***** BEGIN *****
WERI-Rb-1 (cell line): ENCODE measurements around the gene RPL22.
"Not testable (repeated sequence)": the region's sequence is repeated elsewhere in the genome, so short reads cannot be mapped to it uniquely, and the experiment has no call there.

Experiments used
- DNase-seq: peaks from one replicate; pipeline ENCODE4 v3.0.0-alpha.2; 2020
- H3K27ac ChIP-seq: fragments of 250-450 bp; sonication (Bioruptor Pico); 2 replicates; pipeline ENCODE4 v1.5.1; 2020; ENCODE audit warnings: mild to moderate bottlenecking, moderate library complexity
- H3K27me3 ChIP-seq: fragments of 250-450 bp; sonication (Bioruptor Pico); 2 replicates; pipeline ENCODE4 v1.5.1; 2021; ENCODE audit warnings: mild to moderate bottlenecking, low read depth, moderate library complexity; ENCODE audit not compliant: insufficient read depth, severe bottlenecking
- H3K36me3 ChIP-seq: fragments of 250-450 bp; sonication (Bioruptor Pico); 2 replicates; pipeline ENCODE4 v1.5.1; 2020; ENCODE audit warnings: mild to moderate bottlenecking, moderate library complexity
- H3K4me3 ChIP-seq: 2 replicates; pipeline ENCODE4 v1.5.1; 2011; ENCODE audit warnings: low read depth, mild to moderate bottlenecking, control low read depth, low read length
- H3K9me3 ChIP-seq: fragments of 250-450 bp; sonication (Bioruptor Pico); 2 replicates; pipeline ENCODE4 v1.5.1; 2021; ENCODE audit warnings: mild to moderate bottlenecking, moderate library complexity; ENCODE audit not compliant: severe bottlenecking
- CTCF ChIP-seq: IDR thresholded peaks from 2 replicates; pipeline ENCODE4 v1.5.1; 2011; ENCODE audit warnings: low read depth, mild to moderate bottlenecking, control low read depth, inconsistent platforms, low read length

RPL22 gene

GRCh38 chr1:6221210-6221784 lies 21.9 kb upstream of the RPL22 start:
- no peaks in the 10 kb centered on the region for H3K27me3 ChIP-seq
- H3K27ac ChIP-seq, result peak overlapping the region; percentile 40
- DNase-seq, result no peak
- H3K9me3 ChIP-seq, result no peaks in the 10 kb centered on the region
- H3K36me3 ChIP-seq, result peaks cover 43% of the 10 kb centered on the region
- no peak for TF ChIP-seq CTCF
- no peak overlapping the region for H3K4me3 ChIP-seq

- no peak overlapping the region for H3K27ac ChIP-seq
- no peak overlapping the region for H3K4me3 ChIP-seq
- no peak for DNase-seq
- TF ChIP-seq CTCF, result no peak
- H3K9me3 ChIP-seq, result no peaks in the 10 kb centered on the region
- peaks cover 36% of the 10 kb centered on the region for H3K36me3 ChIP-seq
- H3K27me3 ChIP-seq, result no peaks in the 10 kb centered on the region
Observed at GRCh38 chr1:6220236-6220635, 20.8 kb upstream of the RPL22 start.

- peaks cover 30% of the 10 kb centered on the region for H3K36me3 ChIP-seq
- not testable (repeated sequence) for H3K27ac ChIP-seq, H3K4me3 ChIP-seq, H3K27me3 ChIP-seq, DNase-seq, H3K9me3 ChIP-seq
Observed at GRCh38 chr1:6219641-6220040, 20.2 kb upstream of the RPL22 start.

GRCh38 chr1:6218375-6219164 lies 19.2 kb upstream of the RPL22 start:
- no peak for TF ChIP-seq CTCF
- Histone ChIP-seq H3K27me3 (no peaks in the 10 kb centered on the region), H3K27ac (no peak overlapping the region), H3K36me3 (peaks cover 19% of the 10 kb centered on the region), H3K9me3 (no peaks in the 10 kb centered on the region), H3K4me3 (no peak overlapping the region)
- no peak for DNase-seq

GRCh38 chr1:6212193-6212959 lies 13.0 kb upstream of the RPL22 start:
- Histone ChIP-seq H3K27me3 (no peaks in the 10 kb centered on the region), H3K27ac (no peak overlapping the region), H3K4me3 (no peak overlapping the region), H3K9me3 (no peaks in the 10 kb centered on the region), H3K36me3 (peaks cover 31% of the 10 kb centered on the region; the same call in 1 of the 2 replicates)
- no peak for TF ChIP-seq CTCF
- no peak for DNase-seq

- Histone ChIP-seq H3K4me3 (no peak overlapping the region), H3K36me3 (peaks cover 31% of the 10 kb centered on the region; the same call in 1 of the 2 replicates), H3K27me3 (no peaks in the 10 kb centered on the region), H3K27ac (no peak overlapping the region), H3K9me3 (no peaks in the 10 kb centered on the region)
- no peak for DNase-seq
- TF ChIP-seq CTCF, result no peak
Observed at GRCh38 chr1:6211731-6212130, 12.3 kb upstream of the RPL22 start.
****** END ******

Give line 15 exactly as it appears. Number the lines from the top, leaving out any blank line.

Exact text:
- DNase-seq, result no peak